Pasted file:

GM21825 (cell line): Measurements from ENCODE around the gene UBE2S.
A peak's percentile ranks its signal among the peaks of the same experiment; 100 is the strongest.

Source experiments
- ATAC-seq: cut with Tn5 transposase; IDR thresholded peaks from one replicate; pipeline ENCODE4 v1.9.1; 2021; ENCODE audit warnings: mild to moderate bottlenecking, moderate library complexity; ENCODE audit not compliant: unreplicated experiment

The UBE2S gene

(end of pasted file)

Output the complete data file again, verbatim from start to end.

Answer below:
GM21825 (cell line): Measurements from ENCODE around the gene UBE2S.
A peak's percentile ranks its signal among the peaks of the same experiment; 100 is the strongest.

Source experiments
- ATAC-seq: cut with Tn5 transposase; IDR thresholded peaks from one replicate; pipeline ENCODE4 v1.9.1; 2021; ENCODE audit warnings: mild to moderate bottlenecking, moderate library complexity; ENCODE audit not compliant: unreplicated experiment

The UBE2S gene